By Sten Odenwald
Special to The Washington Post
Wednesday, March 10, 1999;
Page H01

For thousands of years, the aurora borealis or "northern lights" have lit the skies and human imagination with ghostly incandescence. Most often seen in Arctic regions but occasionally visible as far south as theMediterranean, they have inspired awe, fright and a fair measure of misunderstanding.

Tiberius Caesar mistook their red glows for a fire in progress and dispatched an army to Ostia in 34 A.D. to inspect damage. But until the 19th century, no one seriously thought that they could hurt anybody --unless, as an Old Norse legend warned, you happened to whistle at one!

Now we know better. Technological advances have made it possible for auroras and other "storms" in space to make themselves felt in the form of power blackouts, satellite failures and even pipeline explosions.

Space weather generally varies with the 11-year sunspot cycle: the more sunspots, the more storms and the more voluminous the "solar wind," as scientists call the stream of charged particles that incessantly blows off the face of the sun. Already, we are well on the way to the next solar maximum, expected to peak next year.

The maximum usually coincides with an increase in two other kinds of extremely bad "space weather." In one, powerful solar flares hurl protons and electrons almost to the speed of light. That acceleration produces blasts of X-rays that radiate into space. Both the particles and radiation can disrupt short-wave communication on Earth.

Were that not enough, the sun also can spawn billion-ton clouds of plasma and their associated magnetic fields. Traveling at more than 1 million mph,some of these "coronal mass ejections" (CMEs) may arrive at the Earth in only a few days.

In many ways, they actually are more noxious than the more familiar solar flares. CMEs pummel Earth's magnetic field like a sledgehammer 1 million miles wide and upset the delicate balances of trapped particles in the VanAllen radiation belts and elsewhere within the boundaries of Earth's magnetic field. [See illustration below].

The first indication that space weather has worsened usually is a spectacular auroral display in Arctic regions. When the solar wind hits theEarth's magnetic field, electrons and protons inside the field are accelerated into currents that flow along the gossamer-thin magnetic field lines and converge on the polar regions.

As they enter the thickening atmosphere about 500 miles above our heads,the particles collide with atoms and molecules of oxygen and nitrogen,which shed their added energy as light, producing ethereal shapes and colors.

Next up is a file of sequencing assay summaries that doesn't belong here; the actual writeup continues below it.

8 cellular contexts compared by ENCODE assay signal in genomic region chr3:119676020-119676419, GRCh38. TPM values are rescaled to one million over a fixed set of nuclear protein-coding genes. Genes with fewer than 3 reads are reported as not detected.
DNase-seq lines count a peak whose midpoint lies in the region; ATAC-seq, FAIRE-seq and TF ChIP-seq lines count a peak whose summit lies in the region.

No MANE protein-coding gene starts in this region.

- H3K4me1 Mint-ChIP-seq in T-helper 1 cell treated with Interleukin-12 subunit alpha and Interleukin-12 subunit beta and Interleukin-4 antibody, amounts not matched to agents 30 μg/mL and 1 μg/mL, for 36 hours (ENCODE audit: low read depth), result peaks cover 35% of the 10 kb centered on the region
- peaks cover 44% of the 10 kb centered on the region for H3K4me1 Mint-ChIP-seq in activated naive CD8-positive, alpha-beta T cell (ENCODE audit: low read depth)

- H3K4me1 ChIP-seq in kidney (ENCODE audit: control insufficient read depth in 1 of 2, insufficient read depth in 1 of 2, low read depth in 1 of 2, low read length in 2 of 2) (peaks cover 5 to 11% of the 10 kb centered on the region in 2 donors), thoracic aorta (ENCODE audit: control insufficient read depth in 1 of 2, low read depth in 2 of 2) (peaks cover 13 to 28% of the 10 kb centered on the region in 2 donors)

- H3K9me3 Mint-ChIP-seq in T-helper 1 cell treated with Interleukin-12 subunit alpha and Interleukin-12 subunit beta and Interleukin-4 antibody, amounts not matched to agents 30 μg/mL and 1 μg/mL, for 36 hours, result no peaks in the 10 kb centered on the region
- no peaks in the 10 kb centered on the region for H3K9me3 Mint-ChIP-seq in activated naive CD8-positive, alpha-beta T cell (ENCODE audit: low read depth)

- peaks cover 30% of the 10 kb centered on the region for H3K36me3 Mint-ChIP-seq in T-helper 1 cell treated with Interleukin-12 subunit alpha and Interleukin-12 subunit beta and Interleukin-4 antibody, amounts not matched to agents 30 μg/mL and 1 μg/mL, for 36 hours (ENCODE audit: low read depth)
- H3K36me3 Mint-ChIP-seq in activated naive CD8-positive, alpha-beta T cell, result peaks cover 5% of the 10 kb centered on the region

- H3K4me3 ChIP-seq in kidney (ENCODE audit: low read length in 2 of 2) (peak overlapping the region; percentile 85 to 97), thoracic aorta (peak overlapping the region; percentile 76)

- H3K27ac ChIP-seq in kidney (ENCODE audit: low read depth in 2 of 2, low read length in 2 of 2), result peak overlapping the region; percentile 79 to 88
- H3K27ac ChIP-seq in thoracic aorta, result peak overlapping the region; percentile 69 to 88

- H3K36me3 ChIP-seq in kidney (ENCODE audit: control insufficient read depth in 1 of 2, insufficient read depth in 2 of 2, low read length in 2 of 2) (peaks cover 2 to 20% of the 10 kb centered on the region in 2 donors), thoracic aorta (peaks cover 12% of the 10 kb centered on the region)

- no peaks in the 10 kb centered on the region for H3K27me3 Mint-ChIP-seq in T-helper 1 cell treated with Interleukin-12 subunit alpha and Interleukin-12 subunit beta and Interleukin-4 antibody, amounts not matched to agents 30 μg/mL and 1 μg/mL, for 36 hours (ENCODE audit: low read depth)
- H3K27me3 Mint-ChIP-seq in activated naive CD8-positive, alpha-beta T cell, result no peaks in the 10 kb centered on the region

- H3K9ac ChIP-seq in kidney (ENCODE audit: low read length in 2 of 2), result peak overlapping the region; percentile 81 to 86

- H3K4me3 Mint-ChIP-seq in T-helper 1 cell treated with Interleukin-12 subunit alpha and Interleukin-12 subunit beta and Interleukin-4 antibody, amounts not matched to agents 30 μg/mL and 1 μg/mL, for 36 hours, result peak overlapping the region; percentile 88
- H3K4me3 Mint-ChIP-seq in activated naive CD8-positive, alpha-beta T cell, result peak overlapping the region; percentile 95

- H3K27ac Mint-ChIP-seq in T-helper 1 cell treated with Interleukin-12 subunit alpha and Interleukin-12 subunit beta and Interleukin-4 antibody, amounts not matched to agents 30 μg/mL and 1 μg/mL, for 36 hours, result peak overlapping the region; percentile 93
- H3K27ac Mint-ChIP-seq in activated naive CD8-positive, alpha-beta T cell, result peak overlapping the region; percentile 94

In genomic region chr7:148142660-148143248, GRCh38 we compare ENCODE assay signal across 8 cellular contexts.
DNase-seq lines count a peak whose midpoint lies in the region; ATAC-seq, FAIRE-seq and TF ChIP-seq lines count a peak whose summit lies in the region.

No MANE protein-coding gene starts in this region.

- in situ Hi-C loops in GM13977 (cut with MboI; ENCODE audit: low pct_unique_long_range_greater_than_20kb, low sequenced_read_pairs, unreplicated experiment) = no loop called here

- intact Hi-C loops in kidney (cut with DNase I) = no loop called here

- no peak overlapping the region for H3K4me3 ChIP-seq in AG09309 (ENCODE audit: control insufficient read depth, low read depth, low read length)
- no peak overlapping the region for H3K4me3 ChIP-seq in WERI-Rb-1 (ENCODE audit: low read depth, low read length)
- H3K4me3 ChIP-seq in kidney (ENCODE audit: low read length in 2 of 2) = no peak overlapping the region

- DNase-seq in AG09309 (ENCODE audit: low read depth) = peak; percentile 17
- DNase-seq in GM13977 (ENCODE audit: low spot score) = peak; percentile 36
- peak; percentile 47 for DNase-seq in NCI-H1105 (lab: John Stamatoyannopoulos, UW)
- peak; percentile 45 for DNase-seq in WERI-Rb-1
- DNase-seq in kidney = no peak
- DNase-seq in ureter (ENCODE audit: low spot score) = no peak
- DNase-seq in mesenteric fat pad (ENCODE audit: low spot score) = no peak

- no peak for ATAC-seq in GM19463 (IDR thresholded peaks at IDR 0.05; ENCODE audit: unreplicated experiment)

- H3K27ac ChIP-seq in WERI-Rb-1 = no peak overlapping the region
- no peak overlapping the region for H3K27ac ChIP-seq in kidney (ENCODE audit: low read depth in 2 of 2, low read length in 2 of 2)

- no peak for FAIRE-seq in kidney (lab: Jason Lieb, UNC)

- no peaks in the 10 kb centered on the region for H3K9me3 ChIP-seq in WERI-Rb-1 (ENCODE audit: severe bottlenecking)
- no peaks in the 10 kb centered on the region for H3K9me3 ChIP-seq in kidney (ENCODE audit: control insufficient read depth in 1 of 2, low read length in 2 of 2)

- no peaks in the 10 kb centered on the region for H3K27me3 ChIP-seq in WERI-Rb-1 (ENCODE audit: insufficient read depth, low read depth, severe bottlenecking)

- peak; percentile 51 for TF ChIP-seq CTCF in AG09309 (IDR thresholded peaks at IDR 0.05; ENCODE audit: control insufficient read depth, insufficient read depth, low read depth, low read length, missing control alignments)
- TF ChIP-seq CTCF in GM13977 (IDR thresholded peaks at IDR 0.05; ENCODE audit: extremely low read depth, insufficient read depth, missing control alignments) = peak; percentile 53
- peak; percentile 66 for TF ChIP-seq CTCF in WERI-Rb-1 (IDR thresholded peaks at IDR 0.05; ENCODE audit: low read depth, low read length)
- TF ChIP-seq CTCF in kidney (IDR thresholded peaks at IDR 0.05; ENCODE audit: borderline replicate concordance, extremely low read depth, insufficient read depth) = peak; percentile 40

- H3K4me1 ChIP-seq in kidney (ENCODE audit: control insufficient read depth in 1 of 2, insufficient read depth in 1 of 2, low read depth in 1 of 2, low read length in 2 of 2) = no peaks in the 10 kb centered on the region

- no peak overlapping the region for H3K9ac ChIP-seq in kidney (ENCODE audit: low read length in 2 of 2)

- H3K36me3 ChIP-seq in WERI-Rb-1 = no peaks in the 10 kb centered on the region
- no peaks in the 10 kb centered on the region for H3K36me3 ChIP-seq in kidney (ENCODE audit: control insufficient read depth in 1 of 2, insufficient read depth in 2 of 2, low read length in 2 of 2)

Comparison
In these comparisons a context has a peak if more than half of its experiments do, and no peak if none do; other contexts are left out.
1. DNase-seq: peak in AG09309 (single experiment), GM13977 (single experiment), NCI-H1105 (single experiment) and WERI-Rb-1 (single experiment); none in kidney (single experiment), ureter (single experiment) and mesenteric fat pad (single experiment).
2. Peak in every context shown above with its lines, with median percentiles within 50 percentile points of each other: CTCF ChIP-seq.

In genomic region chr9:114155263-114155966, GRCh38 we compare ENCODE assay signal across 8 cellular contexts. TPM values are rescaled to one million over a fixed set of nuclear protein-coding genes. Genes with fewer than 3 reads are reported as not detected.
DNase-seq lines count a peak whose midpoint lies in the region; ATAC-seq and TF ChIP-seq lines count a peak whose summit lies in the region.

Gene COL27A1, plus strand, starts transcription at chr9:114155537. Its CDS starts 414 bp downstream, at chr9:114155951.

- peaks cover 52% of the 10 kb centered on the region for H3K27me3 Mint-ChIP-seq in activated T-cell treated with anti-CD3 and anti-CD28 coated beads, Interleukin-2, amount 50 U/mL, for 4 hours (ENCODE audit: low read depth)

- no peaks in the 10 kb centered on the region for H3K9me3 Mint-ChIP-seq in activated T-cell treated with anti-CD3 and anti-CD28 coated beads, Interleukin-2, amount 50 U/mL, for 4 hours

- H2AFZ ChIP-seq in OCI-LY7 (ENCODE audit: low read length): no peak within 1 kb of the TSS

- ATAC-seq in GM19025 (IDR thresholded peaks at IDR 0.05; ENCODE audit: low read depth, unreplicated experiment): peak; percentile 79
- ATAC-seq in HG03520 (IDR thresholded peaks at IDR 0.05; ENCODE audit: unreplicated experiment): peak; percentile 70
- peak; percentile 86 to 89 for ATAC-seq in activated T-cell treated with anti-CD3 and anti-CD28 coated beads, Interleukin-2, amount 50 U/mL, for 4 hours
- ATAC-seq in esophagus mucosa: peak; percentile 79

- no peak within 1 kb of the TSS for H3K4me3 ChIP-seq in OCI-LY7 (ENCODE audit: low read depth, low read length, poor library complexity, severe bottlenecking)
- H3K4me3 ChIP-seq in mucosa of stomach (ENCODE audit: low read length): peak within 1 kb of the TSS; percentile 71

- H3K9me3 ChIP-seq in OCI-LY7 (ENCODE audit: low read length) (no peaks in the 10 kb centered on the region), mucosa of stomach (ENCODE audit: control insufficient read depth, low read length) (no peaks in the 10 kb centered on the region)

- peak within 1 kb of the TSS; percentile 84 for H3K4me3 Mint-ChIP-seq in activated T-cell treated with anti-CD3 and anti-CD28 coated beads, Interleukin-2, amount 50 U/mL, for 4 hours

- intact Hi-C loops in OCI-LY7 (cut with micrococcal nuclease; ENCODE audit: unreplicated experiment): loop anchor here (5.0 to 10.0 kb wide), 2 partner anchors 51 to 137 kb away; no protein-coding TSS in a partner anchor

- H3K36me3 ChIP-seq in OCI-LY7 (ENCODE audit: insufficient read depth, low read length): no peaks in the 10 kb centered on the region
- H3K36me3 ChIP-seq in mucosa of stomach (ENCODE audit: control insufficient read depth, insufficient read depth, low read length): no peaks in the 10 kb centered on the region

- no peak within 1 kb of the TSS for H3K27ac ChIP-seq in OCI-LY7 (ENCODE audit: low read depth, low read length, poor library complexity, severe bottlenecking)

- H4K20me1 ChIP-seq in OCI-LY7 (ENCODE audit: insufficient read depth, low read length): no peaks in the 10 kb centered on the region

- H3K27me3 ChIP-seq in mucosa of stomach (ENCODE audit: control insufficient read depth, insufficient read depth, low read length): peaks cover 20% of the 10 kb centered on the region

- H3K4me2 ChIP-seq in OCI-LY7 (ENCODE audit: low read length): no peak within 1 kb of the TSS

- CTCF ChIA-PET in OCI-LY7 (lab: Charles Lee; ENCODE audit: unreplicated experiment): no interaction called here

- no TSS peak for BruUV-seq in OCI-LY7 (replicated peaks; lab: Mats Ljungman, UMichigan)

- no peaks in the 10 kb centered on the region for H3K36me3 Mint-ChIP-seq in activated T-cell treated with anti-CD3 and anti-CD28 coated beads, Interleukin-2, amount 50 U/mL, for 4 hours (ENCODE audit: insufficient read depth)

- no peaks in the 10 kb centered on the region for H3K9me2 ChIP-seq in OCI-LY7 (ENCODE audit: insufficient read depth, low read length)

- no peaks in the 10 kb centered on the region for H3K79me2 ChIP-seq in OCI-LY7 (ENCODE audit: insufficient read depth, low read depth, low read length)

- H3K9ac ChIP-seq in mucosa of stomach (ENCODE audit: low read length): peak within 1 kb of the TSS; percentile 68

But that's not all. The motion of other populations of charged particles within Earth's magnetic field causes great currents of charged particles to circulate in space like a 10,000-mile-wide river. These invisible stratospheric rivers can alter the geomagnetic field temporarily and produce "magnetic storms."

Humanity began feeling the effects of the solar maximum as soon as technology became sophisticated enough to respond. During the late 1800s,vast networks of wires were strung to carry telegraph and telephone traffic, setting the stage for a giant-scale reenactment of one of history's most famous physics experiments.

English physicist Michael Faraday discovered in his lab that, if you take a magnet and move it near a loop of wire, electrical current flows in the wire. The moving field induced a corresponding motion of charge in the wire. Faraday's "magnetic induction" soon was put to use in the first electric generator.

Exactly the same thing happened when solar storms triggered changes inEarth's magnetism, affecting thousands of miles of telegraph wires.Electrical currents induced by the changing fields often were so powerful that telegraphers didn't need battery power to send their information. Some operators were even treated to near-electrocution!

Placing wires under the ocean made no difference. In the Atlantic cable between Scotland and Newfoundland, 2,600-volt surges were recorded during a magnetic storm in March 1940. Short-wave broadcasts often were blocked for hours, and "technical difficulties" were expected and even jokingly


Some effects of solar storms were far beyond the nuisance level, especially at higher latitudes. In August 1972, a 230,000-volt transformer at theBritish Columbia Hydroelectric Authority blew up when shifting magnetic fields induced a current spike. On March 13, 1989, a storm plunged Quebec into a complete power blackout, affecting millions.

Over the years, such failures -- which follow the sunspot cycle -- have caused hundreds of millions of dollars in damage.

Earlier in this decade, the North American Electric Reliability Council,which oversees the entire U.S. electrical grid, estimated that a storm only slightly stronger than the one that hit Quebec could cascade into theUnited States. Such a disruption then would have cost the U.S. economy between $3 billion and $6 billion, about the damage inflicted by HurricaneHugo in September 1989.


Long uninterrupted pipelines also can bring solar storms "down to Earth."Magnetic storm currents acting on pipelines are known to enhance the rate of corrosion over time, with potentially catastrophic cumulative effects.

On June 4, 1989, a gas pipeline explosion demolished part of theTrans-Siberian Railway, engulfing two passenger trains in flames and killing 500 people.

Unlike the Siberian pipeline, the Alaskan oil pipeline built during the mid-1970s is a newer technology specifically designed to minimize corrosive currents now well known to modern pipeline engineers.